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This article was published 11/12/2013 (1171 days ago), so information in it may no longer be current.
WASHINGTON -- The three of them entered, one after another, trying to explain a Washington Redskins season -- and what's ahead -- in their own very different way. Three faces of a wounded organization and three very different perspectives -- each trying to explain and influence their version of an undefined future.
Kirk Cousins went first, showing eagerness and calm; his career's greatest opportunity awaits these next three weeks as the team's new starting quarterback. Next came Robert Griffin III, benched Wednesday morning and, for the season's final three games, representing the latest Washington sports shutdown, a year after the Nationals prematurely ended Stephen Strasburg's season. Griffin was somber and seemed worn down by the drama of 2013.
"I don't know," Griffin said. "I just know coach decided to shut me down, and that's that."
And finally Mike Shanahan, with his crumbling job security and questions about his motivations and relationships with Griffin and team owner Daniel Snyder, and whether he is trying to force Snyder to fire him. During an occasionally fiery and defensive 28-minute meeting with reporters, the Redskins head coach said Snyder and general manager Bruce Allen were in favor of benching Griffin.
"If I'm trying to get fired, I'm not going to call up Dan Snyder and ask his opinion on a player," Shanahan said.
The only person missing from the ensemble Wednesday was the team owner -- off at NFL owners meeting in Dallas -- the only person who ultimately can determine the future of all three men.
On and on they went, each positioning himself for what's coming next -- unclear as that remains -- and trying to sell a message of peace in what feels like an NFL war zone. Reporters packed into the Redskins media room, Griffin's walk from the team facility to the practice bubble was shown repeatedly on national networks, the gossip website TMZ has begun following the team's many twists.
"I just thought it was another normal week," Griffin said. "Turns out, it's not that way."
Washington is now the epicentre of the NFL's newest circus, moved north from Tampa Bay and Miami to Ashburn, Va., site of the Redskins' headquarters. Griffin, benched supposedly to prevent injuries, seemed exhausted by a season of 10 losses, numerous rumors about his own relationships and endless questions about his health and confidence. And for the first time, there was no optimism in his voice, because this is how his season ends. Griffin won't even be in uniform for the final three games.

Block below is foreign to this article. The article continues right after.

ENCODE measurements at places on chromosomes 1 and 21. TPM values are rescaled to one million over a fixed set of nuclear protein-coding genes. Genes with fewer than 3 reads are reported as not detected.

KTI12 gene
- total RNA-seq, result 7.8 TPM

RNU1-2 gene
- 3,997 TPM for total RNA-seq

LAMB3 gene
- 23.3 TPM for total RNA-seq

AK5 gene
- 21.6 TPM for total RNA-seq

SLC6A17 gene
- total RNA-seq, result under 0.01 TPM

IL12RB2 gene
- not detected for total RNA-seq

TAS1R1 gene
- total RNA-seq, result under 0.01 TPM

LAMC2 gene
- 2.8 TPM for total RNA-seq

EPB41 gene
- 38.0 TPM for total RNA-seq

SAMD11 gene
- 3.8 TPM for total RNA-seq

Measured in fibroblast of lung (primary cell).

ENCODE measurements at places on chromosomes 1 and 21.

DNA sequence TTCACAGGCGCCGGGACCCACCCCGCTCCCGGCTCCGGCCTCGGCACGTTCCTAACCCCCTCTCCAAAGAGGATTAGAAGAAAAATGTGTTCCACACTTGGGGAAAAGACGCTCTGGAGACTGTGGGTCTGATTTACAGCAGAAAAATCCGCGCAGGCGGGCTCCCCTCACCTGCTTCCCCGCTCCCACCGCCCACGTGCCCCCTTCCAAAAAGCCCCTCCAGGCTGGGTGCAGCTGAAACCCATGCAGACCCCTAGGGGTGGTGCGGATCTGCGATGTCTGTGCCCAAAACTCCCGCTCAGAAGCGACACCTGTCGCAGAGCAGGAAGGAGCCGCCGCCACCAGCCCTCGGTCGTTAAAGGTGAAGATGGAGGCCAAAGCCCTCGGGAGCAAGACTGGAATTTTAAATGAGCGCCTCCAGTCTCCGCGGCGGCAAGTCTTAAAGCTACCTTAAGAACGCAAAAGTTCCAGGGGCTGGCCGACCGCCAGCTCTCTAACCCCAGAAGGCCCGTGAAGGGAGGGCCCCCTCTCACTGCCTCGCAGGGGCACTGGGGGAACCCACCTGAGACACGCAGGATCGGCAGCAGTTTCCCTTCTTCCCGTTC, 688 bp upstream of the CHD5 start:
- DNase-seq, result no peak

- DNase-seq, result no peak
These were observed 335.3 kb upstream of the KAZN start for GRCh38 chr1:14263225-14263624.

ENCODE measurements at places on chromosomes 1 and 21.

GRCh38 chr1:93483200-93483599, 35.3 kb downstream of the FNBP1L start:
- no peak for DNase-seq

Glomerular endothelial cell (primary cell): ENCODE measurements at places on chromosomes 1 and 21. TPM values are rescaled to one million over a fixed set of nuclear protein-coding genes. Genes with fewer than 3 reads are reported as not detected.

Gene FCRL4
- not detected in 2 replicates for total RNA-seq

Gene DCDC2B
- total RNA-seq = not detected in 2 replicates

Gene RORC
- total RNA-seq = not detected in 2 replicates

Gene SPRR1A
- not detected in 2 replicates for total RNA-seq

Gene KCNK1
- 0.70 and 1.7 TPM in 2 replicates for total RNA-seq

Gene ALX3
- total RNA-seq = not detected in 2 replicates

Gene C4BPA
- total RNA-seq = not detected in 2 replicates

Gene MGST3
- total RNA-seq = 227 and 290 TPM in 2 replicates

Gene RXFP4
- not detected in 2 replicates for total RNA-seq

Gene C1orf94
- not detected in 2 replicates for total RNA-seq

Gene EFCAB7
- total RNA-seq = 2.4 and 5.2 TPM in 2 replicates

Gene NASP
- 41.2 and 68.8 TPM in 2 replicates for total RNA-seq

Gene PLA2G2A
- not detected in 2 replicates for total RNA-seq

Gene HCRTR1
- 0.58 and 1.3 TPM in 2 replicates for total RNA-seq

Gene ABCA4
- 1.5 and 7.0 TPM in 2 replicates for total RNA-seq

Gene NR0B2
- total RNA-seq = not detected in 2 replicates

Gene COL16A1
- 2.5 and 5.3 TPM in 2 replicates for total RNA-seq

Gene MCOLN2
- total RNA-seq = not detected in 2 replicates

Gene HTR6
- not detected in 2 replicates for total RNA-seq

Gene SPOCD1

He stood during most of his news conference with his hands on his hips, his eyebrows raised as he answered questions. He didn't flash that famous smile until someone asked what it has been like to be Robert Griffin III these last few weeks and months.
"I still feel blessed," he said. "You just have to look at life in a different way in times like these and try to find a way to make it better."
His long-term future won't change, and in that way, he's the only one of the three who can claim such stability. But following Washington's 45-10 loss Sunday to the Kansas City Chiefs, an embarrassing defeat overshadowed by an ESPN report that morning that Shanahan considered quitting after the 2012 season, it was clear a change was coming. The surprise was that it was Griffin and not Shanahan who lost his job.
"You just have to lean on what you've been taught in life, and my parents, being two military parents, have taught me to respect authority," Griffin said. "And I have to respect what coach says."
Cousins, drafted in the fourth round last year, was smooth and thoughtful during his remarks. The next three games will serve as an audition for the former Michigan State quarterback, and his performances will either reaffirm his place as an NFL backup or potentially entice another franchise to trade for him and make him a starter.
NFL quarterbacks don't often get these chances, and so amid the chaos, Cousins acknowledged that this is his career's biggest opportunity.
-- The Washington Post